So in a way, we have you guys and FrightFest to thank for all of this... without FF and the Road To FrightFest saga, none of this would be possible. Or... it might all be your fault! But seriously, on behalf of Adam and myself, we can't wait for our family and friends at FrightFest to see Holliston. I think the horror crowd is gonna dig it for sure but it's also something their mums will enjoy as well. Look at us, bringing families together with exploding heads! Maybe if there is a demand, the FF boys will throw us in that Discovery Screen One night and we'll just have a party watching a bunch of episodes together and then hit the Phoenix for a pint or 6. Sound like a plan?
HC: And what about Everly?
JL: I'm currently prepping Everly as we speak, which should be shooting early summer. Everly is a unique action-thriller that I wrote with my friend Yale that takes place in one space... I keep calling it "Die Hard in a room" which is pretty fitting. It's clearly unlike anything I've done before and that's what excites me; I love changing things up and playing in other genres. Now with Kate Hudson cast in the title role as the woman who has to defend herself and her family from an onslaught of Yakuza as they besiege her apartment, this thing is gonna be a powder keg of kick-ass but also have a true emotional core which we needed. To me, Everly is like my genre doctorate, taking everything I love about movies, learned about moviemaking, the power of cinema and just cannon-blasting it on-screen. It's the most personal thing I've done, it's the biggest project I've been a part of and cannot wait to shoot us the hell OUT of that room... literally.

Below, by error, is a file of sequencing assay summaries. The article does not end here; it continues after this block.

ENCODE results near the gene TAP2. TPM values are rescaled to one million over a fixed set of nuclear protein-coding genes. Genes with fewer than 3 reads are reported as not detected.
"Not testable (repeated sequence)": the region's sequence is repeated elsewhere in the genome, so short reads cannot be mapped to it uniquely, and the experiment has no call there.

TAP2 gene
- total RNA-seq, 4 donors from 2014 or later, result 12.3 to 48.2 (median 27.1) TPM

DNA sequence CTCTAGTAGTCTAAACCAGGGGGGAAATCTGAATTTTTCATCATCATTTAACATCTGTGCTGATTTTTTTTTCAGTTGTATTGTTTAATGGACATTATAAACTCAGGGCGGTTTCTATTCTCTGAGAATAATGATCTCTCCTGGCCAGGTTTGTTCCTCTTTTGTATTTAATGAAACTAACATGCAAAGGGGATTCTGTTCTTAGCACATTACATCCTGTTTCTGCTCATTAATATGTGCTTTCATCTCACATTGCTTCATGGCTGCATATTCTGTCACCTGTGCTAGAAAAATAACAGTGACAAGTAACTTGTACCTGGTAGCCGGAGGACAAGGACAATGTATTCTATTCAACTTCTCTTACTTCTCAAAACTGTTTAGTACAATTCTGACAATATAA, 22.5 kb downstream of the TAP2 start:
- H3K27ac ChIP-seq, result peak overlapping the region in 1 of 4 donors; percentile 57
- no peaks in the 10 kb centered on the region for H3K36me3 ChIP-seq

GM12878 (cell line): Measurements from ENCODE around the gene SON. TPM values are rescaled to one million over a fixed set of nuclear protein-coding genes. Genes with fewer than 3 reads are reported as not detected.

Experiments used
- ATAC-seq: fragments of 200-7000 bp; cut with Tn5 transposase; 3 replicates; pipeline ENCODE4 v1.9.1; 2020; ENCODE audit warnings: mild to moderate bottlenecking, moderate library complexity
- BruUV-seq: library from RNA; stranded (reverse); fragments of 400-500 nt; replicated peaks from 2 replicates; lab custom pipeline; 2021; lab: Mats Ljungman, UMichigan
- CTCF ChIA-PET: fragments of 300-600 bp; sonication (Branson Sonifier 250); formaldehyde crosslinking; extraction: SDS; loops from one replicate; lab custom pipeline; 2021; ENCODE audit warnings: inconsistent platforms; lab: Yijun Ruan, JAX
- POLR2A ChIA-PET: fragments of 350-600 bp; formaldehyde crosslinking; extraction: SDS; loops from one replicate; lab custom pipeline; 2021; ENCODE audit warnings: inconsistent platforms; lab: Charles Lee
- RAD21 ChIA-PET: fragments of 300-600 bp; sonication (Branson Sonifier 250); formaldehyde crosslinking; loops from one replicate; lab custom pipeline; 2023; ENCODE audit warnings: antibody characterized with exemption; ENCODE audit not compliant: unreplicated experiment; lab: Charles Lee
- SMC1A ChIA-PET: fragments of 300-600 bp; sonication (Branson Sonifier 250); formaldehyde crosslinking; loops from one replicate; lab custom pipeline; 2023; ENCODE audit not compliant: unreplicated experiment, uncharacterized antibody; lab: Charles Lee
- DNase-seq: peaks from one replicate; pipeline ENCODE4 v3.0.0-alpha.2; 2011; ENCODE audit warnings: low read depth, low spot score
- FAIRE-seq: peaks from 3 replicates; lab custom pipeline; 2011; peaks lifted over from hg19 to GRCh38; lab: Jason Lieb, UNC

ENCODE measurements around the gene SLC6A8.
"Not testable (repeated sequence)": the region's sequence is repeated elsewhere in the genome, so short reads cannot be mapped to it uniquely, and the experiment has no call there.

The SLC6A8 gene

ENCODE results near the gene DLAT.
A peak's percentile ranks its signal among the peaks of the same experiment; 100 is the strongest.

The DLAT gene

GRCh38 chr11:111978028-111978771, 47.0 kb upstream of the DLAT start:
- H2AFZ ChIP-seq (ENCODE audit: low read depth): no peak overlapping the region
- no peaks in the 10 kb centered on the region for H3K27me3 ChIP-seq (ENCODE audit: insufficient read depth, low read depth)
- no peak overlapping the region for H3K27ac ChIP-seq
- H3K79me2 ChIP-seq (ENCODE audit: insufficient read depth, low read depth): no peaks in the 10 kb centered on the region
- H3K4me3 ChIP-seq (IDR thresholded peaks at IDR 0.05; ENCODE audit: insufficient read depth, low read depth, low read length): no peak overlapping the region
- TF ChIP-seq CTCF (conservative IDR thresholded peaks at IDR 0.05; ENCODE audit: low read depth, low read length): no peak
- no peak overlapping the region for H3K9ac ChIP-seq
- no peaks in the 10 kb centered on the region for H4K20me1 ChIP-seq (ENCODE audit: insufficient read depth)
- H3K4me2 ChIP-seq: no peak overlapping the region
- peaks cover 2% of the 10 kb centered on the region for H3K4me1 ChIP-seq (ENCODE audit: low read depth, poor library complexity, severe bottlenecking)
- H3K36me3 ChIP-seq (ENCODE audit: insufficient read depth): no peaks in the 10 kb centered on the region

HC: Joe Lynch, thank you very much.
JL: Thank YOU! See you at the Drive In!